NASA reinvents the wheel

Next time someone chides you for wasting your time reinventing the wheel, tell them that the smart folks at NASA did it too. Of course, they didn't as much as reinvent the wheel as they made a new kind of wheel. The space agency, of course, has been toying with all sorts of new wheels that would let its machines and future human explorers safely and comfortably, as much as they can, across the moon, Mars, and beyond. And NASA might have finally found an answer in the form of a deforming and compliant tire made of springs memory alloy springs.

If wheels are still a continuously evolving technology here on familiar ground, imagine what they are when you factor in space exploration. While physics more or less works in the same way there at it does here, the terrain, gravity, and other environmental factors require more than even the Earth's toughest tire.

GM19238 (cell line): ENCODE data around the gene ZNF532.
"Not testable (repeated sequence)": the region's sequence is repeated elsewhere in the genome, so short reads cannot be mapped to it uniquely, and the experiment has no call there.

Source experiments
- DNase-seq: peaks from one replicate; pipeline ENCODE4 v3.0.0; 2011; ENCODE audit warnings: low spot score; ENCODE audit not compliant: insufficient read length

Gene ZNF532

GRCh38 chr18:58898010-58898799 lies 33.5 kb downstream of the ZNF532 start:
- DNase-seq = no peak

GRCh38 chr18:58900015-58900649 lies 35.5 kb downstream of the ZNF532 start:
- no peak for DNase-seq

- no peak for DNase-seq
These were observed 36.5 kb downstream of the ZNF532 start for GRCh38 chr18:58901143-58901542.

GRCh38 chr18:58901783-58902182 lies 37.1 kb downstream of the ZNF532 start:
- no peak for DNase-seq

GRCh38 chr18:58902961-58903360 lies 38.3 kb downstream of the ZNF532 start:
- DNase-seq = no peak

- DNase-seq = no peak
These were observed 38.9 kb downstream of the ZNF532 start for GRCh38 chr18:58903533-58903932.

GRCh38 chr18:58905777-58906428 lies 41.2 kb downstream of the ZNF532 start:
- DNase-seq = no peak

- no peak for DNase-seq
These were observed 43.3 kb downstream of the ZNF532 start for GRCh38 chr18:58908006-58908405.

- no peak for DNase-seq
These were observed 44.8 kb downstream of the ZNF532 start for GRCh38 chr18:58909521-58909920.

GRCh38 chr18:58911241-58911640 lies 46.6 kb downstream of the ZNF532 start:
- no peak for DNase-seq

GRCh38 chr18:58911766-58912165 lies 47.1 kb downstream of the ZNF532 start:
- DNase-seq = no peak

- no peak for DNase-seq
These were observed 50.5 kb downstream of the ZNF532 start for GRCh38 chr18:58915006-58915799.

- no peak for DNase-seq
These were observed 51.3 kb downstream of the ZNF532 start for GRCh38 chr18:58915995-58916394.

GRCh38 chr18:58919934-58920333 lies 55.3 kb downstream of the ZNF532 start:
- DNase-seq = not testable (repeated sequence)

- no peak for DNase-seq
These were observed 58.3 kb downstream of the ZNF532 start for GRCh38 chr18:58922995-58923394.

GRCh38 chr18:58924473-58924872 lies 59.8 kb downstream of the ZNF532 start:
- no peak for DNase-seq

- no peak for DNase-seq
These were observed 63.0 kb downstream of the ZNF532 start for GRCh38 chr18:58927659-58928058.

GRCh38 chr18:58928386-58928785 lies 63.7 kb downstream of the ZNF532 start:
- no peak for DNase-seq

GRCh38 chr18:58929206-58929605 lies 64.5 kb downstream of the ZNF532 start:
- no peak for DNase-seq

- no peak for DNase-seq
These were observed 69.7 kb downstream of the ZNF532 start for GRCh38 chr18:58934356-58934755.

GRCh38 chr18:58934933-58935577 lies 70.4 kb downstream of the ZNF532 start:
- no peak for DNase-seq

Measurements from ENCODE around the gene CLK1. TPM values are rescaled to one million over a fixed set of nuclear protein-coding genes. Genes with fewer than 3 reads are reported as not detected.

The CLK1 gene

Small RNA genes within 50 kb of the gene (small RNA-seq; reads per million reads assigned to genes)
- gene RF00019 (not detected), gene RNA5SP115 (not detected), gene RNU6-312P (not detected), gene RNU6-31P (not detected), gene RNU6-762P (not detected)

In fact, tougher doesn't actually mean better. While these wheels do need to endure harsh terrain, more rigid tires actually fare worse over time. NASA Glenn, the agency's research arm, has long been working on spring-based wheels that can change their form, dissipate force, and remain intact over all types of terrain.

But even that wasn't enough because, over time, deformable tires, well, deformed, and they stay that way. Plastic deformation has baffled NASA's engineers until, by serendipitous meeting, they got connected with someone who mastered in shape memory alloys. And, thus, a new spring mesh wheel, made of nickel titanium, was born.

These new "SMA" wheels are able to carry the same amount of payload as rigid wheels but don't suffer the side effects of plastic deformation and sinking on softer ground. Plus, they can be used to travel on more types of terrain and in moderate to high speeds, which will be needed if and when humans start roving Mars for real.